“Here.” The Captain hauled the body of the man back into the dark of the cave, out of the light and away from further harm. He was as light as a feather, but he lived, still – if only in the thin bubble of bloody spittle that breathed and popped on the edge of his lip.
“You did yourself proud, my friend. You brought glory to yourself, and you did not break.” Nicodemus murmured. The labored breathing hitched a little deeper, as the man either slept or fell into a pained unconsciousness.
Strength and Honour, the Captain thought, amazed by what the old man had gone through, and wondering just what he would have done in the same situation.
Over the course of what must be a day, Nicodemus watched the older man slip ever further and further into unconsciousness. First of all, in the earlier hours, he would groan or cough, but as the day wore on, the Captain watched even his breathing grow shallower and shallower, and his body grow cold. His feet and arms in particular, became as cold as blocks of ice.
He’s dying. The old man will die down here. The Captain saw, and wondered whether he had done the right thing at all.
Around midday, the Collector-Captain tried to rouse him, to get him to drink some of the gritty mineral water that seeped through the walls at one end of the Hole, but the water only dribbled out of his mouth, as if he were unable to swallow. Nicodemus knew that he wouldn’t last long. He lay beside the older man, attempting to at least keep him warm in any way that he could – but it was like giving heat to a stone; it had no effect.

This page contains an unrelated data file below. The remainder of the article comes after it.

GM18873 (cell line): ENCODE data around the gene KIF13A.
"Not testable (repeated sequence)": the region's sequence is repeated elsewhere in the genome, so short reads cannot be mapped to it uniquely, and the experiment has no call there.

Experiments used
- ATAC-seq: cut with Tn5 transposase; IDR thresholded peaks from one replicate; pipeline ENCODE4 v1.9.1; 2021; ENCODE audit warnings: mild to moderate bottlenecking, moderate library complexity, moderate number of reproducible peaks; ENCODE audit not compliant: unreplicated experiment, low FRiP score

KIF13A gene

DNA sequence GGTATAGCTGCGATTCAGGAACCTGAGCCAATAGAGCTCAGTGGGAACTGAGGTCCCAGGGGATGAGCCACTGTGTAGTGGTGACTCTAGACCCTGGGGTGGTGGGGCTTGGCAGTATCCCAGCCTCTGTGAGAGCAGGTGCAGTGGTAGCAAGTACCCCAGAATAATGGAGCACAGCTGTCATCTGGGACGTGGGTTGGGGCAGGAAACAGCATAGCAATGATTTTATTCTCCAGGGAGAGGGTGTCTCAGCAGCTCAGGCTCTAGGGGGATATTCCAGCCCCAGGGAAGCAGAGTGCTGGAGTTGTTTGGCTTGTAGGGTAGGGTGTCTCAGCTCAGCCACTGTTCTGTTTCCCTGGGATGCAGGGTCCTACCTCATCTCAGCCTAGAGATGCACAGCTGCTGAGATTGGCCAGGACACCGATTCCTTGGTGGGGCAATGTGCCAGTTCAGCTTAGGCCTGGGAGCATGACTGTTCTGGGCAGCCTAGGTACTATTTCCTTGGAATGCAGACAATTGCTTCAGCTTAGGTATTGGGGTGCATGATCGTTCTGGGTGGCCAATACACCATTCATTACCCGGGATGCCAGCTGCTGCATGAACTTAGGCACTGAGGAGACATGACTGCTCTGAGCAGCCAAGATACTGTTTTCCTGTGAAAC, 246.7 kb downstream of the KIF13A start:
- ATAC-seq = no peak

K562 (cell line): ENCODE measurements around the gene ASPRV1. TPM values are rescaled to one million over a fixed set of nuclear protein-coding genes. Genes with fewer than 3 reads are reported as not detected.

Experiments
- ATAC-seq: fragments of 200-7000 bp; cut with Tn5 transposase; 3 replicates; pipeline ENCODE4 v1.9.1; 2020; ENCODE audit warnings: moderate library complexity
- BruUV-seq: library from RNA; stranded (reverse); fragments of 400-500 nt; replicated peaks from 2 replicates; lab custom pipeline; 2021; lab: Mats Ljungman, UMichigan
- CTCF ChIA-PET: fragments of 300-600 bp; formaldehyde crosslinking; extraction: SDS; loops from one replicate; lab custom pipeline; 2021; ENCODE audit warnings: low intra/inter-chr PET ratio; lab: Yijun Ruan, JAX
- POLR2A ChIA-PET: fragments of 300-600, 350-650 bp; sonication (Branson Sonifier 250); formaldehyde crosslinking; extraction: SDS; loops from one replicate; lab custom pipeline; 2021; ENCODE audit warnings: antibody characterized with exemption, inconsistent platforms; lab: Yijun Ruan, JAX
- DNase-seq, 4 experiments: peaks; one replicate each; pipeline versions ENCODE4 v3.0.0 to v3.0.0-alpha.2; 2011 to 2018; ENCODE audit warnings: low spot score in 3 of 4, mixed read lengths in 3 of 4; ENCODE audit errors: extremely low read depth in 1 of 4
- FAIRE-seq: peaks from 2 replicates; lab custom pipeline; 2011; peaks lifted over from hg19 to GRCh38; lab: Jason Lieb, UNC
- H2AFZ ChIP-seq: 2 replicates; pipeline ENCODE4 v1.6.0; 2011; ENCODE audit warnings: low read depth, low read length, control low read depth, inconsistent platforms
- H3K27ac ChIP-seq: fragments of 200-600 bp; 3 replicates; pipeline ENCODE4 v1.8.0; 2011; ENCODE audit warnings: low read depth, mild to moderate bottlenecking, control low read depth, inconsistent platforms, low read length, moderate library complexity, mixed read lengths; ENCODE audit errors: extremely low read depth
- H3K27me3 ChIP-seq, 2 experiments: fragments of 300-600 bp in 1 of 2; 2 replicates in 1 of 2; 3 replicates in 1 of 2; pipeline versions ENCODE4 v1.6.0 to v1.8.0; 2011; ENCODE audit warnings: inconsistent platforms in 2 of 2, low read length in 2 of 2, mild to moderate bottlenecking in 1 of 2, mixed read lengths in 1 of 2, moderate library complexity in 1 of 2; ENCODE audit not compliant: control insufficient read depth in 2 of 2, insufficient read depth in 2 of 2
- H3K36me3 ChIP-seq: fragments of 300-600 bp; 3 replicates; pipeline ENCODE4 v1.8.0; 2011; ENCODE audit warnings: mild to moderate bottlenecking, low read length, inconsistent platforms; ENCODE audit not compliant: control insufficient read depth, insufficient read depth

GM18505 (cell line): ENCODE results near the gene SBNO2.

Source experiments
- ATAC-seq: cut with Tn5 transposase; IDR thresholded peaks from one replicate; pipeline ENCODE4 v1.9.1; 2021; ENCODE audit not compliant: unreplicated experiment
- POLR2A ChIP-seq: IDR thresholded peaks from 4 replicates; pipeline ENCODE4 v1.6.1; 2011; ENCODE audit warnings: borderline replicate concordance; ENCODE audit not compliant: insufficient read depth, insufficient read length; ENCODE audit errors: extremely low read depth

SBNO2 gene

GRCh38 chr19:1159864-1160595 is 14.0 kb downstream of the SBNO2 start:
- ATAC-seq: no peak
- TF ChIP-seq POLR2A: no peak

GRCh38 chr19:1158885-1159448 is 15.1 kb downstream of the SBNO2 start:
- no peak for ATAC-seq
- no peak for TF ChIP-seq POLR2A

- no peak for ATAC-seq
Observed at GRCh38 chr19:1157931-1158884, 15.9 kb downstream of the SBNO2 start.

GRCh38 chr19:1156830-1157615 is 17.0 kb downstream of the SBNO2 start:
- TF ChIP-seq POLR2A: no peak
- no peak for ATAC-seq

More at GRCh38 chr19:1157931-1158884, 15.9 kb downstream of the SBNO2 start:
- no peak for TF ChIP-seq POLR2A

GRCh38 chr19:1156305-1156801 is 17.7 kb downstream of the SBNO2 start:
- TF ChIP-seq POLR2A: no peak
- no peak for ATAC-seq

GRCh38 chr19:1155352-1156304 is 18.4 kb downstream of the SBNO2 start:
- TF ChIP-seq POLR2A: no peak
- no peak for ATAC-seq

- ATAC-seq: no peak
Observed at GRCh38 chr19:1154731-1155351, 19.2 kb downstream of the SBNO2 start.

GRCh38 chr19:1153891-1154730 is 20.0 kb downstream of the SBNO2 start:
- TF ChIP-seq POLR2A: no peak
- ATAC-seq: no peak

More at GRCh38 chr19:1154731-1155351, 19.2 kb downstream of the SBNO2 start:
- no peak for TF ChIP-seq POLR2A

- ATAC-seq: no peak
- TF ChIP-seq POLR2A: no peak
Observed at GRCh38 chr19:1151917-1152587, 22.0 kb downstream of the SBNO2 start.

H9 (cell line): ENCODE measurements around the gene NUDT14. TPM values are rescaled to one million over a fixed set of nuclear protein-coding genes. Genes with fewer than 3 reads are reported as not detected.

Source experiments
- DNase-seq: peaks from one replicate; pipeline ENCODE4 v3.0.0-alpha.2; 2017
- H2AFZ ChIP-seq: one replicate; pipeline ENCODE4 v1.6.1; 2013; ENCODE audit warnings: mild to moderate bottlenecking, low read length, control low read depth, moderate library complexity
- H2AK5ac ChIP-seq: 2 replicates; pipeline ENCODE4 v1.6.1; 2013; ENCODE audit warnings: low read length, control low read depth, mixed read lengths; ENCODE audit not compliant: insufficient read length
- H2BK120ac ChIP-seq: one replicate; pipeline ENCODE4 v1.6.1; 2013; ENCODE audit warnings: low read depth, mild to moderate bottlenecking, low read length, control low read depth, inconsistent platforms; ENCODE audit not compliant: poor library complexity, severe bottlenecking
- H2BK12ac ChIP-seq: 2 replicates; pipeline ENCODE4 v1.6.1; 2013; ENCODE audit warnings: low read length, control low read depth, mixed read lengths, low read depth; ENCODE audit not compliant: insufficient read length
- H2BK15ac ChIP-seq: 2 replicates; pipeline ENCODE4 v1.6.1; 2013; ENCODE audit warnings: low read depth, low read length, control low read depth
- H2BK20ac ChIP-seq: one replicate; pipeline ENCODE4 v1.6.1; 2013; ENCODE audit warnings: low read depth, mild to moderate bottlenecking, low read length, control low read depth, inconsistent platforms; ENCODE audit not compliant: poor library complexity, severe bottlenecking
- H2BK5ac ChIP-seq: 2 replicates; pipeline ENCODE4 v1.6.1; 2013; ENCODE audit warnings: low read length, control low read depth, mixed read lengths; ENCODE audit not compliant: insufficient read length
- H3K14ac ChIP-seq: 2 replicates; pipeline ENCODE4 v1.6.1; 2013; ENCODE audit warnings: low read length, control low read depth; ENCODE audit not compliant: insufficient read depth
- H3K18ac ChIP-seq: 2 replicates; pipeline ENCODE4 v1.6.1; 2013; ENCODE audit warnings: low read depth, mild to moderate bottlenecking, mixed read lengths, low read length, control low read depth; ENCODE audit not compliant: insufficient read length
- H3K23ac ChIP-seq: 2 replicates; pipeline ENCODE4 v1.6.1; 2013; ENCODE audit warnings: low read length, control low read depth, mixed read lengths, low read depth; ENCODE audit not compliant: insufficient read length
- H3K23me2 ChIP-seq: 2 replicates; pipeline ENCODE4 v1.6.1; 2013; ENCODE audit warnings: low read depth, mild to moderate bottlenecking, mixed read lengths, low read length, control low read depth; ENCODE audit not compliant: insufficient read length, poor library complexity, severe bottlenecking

Past what must be the middle of the afternoon, the Tax Collector’s quiet vigil was broken by the sound of approaching horses and raised voices. Others entering the yard. For a wild moment he hoped against hope that it might be one of the Roman Legions travelling through the region, sure to spot that something was amiss here, or indeed had come with the express orders to rescue him.
But no, the sound of raised Germanic laughter and harsh words brought with it the certainty that these must be guests of the Chief Wulfric above, here for the festival of Midwinter. Even though he didn’t want to, the Roman listened and translated the overheard snatches of conversation as best as he could.
The Boar had to apologize for the ceremony, that they did not have the right person that they had wanted for the ritual celebration tonight. Instead, they had to use just a slave, not Roman legionnaire, or a Roman citizen. There was an argument, calls of indignation, a scuffle, and then a brief, final thud as the argument was settled. Not long after that, the conversation above gradually grew louder and more cheerful, as the two tribes recovered from whatever difference that had been, and sought to enjoy the night. There was the sound of popping casks, glugging wines and ale. And, torturously – even the smell of roasting meat from above.
Nico’s mind was racing. Tonight they were to have a celebration. Tonight the ale and the alcohol would be flowing freely, or as freely as it ever did in occupied territory. Could he succeed tonight where Neuvius had failed? Could he sneak out, under cover of darkness, whilst his guards might be dancing and drinking and pretending to be wolves in some pagan mummer’s play?
Lamphria. Again, the name hanging like a guiding star in his heart. He knew that he would try it. He had to try it. He would have to.
As the night started to fall however, something else happened that made Nicodemus rethink his entire strategy. Vestus, the old prisoner died.
It took a little while for Nicodemus to feel the shiver of a deep, unnatural cold from the body of the older man. He wondered how long it had been since he had moved, or had seen him breathe. Tentatively, and with some distaste, the Tax Collector set his ears to the man’s chest to see if he could hear the fluttering wingbeat of a heartbeat.